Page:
notarized by Suzanne. (Birth certificate, Physician's report, Police clearance,
adoption application, Financial Statement, Verification of Employment) She
photocopied each of them and notarized the copies. I also left all the documents
for the INS second filing with her, along with a check for $140, made out
to Adoption Alliance for approving the home study. Stopped by the post office
to purchase a $65 money order for the Chinese Consulate (6 documents X $10
each, plus $5 handling fee) plus a bunch of Express mail stamps and envelopes.
Next, I drove downtown to the Colorado Secretary of State's office, to have
the 6 notarized copies certified. $12. I left them at the Notary desk along
with a self-addressed pre-paid Express mail envelope. They wanted to know
what country the documents were for. Apparently, different countries have
different certification requirements.
- November 8, 1995:
My dossier documents arrived in the mail. I sent them off to the Chinese Consulate,
along with the money order and pre-paid return envelope to be authenticated.
Bettye got to my house a few minutes after I did. Our first interview went
well, I think. And thank goodness the house passed inspection. She didn't
even ask about smoke detectors. She says that she thinks we'll only need one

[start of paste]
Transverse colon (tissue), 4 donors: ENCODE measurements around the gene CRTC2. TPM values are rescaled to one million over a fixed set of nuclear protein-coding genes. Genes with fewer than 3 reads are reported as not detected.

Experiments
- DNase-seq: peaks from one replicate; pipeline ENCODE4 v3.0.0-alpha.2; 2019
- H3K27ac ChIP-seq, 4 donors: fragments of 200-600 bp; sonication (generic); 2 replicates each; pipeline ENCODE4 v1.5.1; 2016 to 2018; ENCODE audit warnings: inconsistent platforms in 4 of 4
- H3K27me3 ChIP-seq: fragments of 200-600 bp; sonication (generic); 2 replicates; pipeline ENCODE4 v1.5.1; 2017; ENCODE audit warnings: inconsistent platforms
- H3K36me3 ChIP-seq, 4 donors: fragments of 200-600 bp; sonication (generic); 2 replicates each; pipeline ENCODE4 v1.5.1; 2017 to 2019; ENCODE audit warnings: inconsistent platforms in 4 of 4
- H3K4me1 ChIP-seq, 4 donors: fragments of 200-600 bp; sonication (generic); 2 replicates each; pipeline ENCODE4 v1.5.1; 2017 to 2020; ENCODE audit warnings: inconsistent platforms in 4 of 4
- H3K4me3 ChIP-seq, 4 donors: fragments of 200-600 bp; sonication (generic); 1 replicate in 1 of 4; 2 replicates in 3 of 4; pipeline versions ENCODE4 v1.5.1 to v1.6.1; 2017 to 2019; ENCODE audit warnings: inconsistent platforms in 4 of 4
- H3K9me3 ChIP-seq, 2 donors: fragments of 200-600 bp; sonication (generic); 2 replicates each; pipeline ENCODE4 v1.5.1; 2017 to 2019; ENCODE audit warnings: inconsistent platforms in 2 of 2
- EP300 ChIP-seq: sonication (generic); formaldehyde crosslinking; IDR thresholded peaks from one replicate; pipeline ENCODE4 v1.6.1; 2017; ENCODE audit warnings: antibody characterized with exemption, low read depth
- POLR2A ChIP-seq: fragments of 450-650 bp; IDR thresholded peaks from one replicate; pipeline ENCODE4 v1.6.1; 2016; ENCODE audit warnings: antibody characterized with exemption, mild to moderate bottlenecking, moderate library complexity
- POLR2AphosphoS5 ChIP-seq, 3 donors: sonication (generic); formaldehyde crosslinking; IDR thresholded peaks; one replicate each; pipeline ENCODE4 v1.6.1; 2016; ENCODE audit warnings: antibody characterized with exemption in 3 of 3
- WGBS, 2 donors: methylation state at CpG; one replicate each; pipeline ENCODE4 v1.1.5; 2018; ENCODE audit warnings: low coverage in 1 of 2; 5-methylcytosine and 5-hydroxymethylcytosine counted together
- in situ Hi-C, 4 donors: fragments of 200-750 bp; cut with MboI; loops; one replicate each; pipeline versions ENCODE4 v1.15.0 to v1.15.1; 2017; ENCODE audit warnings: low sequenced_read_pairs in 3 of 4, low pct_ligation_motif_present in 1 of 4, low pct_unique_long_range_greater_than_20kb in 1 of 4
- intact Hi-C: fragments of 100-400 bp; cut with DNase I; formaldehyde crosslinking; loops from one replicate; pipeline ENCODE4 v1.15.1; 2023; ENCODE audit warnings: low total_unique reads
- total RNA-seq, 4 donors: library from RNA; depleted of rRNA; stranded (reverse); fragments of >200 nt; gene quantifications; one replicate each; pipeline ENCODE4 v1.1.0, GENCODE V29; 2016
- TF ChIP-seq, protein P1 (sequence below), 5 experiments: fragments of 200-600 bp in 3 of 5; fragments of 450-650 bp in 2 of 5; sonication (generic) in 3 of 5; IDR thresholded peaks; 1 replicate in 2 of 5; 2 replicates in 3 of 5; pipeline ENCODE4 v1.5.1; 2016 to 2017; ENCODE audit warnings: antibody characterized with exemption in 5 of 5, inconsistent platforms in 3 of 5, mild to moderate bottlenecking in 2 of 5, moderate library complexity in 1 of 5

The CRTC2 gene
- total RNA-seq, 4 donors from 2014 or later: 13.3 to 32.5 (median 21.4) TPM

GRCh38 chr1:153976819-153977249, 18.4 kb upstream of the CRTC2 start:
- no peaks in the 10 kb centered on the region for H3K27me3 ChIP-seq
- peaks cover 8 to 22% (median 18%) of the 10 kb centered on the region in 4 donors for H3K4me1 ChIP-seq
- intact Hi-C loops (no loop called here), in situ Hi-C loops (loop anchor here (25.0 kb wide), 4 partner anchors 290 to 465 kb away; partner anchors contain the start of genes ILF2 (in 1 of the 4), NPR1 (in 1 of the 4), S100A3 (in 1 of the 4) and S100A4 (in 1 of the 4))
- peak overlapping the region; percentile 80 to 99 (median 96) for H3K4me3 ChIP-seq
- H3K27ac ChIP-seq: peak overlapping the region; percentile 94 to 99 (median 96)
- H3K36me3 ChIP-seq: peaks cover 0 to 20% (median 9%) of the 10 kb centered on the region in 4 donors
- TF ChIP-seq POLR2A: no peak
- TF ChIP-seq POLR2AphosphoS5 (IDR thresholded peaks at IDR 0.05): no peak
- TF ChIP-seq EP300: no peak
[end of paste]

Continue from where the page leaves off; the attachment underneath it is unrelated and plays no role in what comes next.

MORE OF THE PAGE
more interview to finish up. She's going to come back Saturday. She told to
go ahead and start getting Lara's room ready.
- November 11,
1995: Bettye returned for her second interview. You know, writing
that long autobiography has really made the home study process go a lot easier.
I gave Bettye copies of all the documents I've been gathering, and she says
that she'll try to get my home study written up as soon as possible.
- November 24,
1995: Bettye called to tell me that she's finished the home study
and will turn it in on Monday.
- November 25,
1995: Emptied out, and started painting Lara's room.
- November 26,
1995: Finished painting, bought a crib and accoutrements. Lara's
got a room!
- November 27,
1995: Turned in my supporting documents for the second INS filing
(Affadavit of Support) to CCAI. Gave CCAI a check for $2,250. As soon as they
receive and approve the home study, they will send it off to the Adoption
Alliance for approval. Then they will send off the INS second filing.
- December 12,
1995: Received my INS approval! Got it notarized by CCAI, and certified
by the CO Secretary of State. ($12) Overnighted it to the Chinese consulate
in Chicago. ($35 to consulate, paid extra for 1 day service) $23.75 for shipping
- December 14,
1995: Didn't get my authenticated INS approval back from Chinese
consulate. Tried to call, but no answer.
- December 15,
1995: Still can't reach Chinese Consulate.
- December 18,